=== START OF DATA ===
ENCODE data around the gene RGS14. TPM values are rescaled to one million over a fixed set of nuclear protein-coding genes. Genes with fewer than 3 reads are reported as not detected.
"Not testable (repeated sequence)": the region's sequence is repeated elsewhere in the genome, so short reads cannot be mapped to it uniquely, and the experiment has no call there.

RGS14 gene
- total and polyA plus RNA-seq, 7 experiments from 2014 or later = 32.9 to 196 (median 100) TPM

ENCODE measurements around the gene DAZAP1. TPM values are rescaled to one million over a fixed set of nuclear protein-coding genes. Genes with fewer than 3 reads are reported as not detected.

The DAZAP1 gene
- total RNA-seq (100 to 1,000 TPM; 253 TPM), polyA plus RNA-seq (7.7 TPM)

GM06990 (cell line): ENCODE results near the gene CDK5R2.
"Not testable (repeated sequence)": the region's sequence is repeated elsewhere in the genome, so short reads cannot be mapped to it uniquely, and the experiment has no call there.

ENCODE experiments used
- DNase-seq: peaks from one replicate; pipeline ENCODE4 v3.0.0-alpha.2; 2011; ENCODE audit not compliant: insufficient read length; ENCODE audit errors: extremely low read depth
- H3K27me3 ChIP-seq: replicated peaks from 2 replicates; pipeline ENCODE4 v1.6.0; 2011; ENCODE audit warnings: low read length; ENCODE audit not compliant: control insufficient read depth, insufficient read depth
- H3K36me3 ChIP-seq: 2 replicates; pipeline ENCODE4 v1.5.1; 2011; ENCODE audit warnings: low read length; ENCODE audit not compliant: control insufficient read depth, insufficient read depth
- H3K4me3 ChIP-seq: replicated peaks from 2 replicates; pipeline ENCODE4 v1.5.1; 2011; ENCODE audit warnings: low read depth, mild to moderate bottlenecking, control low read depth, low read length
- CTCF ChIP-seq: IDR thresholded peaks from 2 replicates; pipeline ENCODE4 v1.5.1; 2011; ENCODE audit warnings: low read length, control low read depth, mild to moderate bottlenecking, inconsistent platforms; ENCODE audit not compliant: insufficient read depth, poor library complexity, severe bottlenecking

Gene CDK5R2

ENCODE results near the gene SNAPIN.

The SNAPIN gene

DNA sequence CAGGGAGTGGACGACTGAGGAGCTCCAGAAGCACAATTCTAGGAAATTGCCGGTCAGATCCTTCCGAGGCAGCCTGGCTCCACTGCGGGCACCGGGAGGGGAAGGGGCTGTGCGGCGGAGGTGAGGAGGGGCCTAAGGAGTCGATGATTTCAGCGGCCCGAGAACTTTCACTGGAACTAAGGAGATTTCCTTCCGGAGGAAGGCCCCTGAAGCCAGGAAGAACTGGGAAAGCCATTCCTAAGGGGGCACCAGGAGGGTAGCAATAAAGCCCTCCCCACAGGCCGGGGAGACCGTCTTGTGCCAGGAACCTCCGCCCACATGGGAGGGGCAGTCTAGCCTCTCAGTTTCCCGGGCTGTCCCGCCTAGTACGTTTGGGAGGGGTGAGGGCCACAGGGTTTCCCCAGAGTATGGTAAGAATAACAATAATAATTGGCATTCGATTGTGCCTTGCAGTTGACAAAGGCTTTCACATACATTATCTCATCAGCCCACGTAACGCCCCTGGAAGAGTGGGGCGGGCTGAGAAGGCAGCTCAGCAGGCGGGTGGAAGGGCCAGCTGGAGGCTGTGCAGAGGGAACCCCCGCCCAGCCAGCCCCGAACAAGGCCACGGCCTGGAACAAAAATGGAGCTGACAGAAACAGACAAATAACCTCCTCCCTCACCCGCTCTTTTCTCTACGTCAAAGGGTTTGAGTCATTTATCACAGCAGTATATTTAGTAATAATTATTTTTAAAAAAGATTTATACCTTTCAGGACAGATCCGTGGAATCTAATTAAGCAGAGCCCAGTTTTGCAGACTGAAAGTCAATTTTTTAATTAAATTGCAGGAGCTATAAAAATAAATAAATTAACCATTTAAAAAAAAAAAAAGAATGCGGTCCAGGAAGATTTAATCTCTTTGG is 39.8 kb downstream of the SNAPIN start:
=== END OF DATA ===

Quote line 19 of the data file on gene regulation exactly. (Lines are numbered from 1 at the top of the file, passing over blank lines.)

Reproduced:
DNA sequence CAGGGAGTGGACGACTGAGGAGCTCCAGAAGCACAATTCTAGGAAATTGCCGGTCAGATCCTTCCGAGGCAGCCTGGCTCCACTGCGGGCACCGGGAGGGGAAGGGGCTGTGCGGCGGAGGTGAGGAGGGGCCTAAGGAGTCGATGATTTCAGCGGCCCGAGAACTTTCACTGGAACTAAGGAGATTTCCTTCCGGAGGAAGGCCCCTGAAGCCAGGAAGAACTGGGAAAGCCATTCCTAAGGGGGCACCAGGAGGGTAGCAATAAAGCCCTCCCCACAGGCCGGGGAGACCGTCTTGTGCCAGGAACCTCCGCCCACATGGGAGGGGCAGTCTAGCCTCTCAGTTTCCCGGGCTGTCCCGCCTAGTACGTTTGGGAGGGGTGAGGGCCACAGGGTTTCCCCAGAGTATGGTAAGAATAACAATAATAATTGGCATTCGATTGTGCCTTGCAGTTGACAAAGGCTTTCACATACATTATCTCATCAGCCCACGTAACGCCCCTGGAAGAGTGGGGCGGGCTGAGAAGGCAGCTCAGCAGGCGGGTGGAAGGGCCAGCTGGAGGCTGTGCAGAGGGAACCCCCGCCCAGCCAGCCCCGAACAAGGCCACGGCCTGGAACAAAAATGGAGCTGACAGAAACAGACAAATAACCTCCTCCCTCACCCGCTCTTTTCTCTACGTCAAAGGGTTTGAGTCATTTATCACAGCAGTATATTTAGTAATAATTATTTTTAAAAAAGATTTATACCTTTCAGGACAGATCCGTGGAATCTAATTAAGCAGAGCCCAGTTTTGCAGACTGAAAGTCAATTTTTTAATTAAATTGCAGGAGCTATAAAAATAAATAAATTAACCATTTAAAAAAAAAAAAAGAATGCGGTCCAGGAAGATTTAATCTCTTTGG is 39.8 kb downstream of the SNAPIN start: